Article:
Lakers seize Kobe's vacated limelight

INDIANAPOLIS, Ind. -- It's not often that Steve Blake can be the one voice to truly speak on behalf of his team, but after the Lakers' biggest win of the season Friday, he said it better than anybody else.

"We have so much respect for Kobe [Bryant] giving us his effort, but we knew once he went out it was going to take all of us to step up," Blake said. "That's a great feeling -- when you can do that as a team."

Bryant is such a singular driving force, much the same way Michael Jordan was, often referring to his teammates as his "supporting cast," as if they were all character actors while he was the movie star. So it's understandable that any Laker narrative will include Kobe.

Which is precisely why the Lakers' 99-93 win over the Indiana Pacers on Friday was special -- because it didn't include him.

Want to know the first three names to come out of Steve Nash's mouth when he was doling out praise after the game? Blake, Antawn Jamison and Earl Clark.

Blake was a no-brainer. His 18 points, seven assists, four steals and two blocked shots (he had just three all season coming into the game) were the definition of a game-changing performance. Jamison was right there with him, scoring 17 points off the bench, including a 3-pointer with 58.5 seconds left that doubled L.A.'s lead from three to six.

Clark, who was nursing a much less-publicized sprained right ankle than Bryant's left one, gutted out the whole game and hit a 3-pointer to break a 79-79 tie midway through the fourth quarter.

Sometimes, it seems like following the Lakers just means following Bryant. His actions have reverberations not just through the team, but through the NBA as a whole. It felt like the league couldn't scramble fast enough to send out a statement that Bryant was right in calling out Dahntay Jones for his dangerous defense at the end of the Atlanta game, and turned a blind eye when he vowed for "revenge" against Jones -- the same league that suspended Carmelo Anthony for hanging by the Boston Celtics' bus after a game and never even having the encounter with Kevin Garnett he intended to have.

That's the reality. Bryant is one of the top five scorers in league history, and he'll be just the second player in league history after Jordan to make $30 million in salary in a season when he earns that amount in 2013-14. The name "Kobe" rings bells from Bel Air to Belgrade.

But when he went out after scoring zero points on 0-for-4 shooting in the first quarter, being held scoreless for just the 15th time in his illustrious career, his teammates didn't look like a lost bunch.

"What I told them is, 'I don't know how much I have, but whatever I have, I'm going to give you,'" Bryant said. "That's all my message was to them."

Their message to him by their play was, "We got this."

The Lakers, just 2-16 on the road all season against teams with winning records, marched into Bankers Life Fieldhouse to face a Pacers team that had won nine of 12 games coming into the night, were 26-7 at home and had the second-best record overall in the East, which made it all the more improbable that the Lakers controlled the game without their best player.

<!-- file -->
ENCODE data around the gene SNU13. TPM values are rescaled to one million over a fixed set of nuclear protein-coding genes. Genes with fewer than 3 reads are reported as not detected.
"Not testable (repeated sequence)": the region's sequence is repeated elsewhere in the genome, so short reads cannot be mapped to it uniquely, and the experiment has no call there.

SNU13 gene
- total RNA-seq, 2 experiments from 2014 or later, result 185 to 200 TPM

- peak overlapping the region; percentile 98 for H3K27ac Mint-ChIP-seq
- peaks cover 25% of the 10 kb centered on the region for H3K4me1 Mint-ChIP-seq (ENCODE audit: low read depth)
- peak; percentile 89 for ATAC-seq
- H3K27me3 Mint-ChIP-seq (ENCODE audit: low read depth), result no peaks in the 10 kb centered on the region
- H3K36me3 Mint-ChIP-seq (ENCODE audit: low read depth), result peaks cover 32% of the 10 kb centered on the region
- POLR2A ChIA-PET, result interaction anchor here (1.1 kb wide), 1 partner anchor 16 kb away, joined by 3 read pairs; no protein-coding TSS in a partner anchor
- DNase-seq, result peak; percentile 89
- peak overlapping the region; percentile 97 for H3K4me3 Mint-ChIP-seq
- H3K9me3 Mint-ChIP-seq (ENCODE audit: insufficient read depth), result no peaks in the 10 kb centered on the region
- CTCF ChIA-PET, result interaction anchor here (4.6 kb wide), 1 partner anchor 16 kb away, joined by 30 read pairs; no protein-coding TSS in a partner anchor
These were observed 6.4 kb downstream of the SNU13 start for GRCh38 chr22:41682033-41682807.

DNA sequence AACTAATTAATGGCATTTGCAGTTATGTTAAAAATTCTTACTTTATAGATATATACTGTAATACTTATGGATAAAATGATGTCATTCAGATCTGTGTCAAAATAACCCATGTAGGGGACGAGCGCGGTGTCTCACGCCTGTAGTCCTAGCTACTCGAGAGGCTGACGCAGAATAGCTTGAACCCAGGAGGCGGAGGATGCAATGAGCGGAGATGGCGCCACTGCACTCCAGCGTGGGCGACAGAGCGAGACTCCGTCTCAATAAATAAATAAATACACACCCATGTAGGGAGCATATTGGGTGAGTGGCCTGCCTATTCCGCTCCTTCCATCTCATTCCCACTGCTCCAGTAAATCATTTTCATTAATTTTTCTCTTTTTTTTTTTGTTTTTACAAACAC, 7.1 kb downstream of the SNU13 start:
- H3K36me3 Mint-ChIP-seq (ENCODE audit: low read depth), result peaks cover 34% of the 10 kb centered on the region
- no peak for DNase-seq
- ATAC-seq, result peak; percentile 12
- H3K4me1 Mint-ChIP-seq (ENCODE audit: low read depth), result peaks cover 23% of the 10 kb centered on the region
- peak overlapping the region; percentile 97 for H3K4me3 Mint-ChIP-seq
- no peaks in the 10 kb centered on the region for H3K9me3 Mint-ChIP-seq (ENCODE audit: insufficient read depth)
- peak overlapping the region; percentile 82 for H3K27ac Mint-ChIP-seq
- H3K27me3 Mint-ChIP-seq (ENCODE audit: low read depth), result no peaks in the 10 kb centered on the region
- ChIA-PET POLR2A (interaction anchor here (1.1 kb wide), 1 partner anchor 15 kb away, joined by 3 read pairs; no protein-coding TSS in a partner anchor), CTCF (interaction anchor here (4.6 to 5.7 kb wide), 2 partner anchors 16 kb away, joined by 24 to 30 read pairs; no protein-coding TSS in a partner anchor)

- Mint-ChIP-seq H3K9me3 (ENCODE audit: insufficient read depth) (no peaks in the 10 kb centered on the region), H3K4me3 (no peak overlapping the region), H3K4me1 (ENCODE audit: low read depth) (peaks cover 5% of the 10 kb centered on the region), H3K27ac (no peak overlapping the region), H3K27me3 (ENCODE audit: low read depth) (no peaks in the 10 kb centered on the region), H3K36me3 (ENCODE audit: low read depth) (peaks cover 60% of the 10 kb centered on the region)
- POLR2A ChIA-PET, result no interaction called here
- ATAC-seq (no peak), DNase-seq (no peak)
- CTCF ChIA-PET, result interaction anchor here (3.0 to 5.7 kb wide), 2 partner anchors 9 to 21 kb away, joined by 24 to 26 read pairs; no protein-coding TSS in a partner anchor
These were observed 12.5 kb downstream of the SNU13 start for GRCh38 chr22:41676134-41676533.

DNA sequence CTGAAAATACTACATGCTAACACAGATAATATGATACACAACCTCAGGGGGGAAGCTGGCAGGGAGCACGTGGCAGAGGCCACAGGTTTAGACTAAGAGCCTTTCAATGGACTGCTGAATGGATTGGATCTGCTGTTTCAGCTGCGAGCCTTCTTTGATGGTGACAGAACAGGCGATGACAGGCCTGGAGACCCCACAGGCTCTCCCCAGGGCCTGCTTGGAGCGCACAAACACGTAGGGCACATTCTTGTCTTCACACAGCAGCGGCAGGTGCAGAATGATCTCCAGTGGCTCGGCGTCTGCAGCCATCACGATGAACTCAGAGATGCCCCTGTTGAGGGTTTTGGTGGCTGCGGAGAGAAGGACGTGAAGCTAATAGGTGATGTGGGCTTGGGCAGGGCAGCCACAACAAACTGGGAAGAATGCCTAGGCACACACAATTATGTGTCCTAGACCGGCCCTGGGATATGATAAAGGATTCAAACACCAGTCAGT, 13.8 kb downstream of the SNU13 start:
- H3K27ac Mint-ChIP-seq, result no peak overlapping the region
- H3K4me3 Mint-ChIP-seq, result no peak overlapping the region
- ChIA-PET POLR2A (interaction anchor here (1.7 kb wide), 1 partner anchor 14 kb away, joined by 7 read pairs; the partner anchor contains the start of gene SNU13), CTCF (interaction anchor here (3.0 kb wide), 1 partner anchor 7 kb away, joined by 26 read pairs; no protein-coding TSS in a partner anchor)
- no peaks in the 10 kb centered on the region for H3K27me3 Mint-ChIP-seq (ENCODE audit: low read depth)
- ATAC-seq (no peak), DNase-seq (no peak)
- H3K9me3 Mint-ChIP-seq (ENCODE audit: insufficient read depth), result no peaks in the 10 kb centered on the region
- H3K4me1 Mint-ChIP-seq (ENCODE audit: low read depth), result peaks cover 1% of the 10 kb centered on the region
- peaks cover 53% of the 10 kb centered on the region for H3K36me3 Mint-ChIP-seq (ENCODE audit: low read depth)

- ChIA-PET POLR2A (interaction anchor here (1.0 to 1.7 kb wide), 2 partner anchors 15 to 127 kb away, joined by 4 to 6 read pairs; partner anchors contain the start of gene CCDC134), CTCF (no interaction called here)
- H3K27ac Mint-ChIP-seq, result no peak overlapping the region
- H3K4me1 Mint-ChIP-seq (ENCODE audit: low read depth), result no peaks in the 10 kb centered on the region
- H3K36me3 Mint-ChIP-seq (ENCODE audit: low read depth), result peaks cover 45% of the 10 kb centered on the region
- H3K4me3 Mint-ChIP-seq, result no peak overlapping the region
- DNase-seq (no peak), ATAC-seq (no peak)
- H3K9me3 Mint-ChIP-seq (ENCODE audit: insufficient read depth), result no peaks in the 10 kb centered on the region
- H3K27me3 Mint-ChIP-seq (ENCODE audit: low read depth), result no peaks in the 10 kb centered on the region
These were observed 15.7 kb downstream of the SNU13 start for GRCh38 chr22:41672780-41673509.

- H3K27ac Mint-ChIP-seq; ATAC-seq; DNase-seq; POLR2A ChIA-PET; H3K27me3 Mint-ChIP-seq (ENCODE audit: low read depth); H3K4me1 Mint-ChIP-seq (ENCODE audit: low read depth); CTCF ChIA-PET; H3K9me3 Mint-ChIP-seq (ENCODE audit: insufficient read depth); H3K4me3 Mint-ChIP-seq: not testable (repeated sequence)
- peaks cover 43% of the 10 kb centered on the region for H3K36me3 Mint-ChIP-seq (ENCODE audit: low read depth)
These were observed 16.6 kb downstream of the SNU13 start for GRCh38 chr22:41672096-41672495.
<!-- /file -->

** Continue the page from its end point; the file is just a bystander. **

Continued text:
"We have too much talent to think that there's not a chance for us to win when he's not out there," Jamison said.

The biggest example of that talent, both literally and figuratively, is Dwight Howard.

Howard finished the game with 20 points, 12 rebounds, four blocks and four assists after starting the game with one of the worst sequences you could imagine. In the first three minutes of the first, Howard managed to get blocked by David West and tweak his injured right shoulder in the process, a traveling call and an offensive foul.

Looking at Howard's final stat line, it would be easy to make the game recap about how he responded, including scoring a crucial and-1 layup (plus the converted free throw) to put L.A. up by three with 1:30 to go, but Howard gave credit to his teammates for getting him there.

"It was tough, but we all pulled through together," Howard said. "The guys really helped me out, talking to me, making sure I was in a good place."

And then there's Metta World Peace, who scored 19 points to go with seven rebounds, three assists and two steals in his old city -- where the fans still give him a hard time -- and played his typically tough defense.

But when a reporter tried to praise World Peace, saying, "David West [who shot 4-for-13] had a tough night because of you," he replied by saying, "… And the team."

Later, World Peace called it, "the biggest win of the season for us."

It's a season that has clear momentum, finally, with the Lakers winning 10 of 13 games since the All-Star Game and 18 of 24 overall. A season that still has enough games (15) to integrate Pau Gasol back into the lineup, as he's expected back as soon as Sunday. And a season that just so happens to have the next three teams on the schedule -- Sacramento, Phoenix and Washington -- all owning records that are hovering around 20 games under .500, so Bryant can take his sweet time with that ankle and L.A. will still have a good shot at going 3-0.

"The way we won, how hard we played, is satisfying, and we just got to keep it going," Lakers coach Mike D'Antoni said.

"It was a fun night to be out there," Blake said.

There could be some fun in store for this Lakers season yet.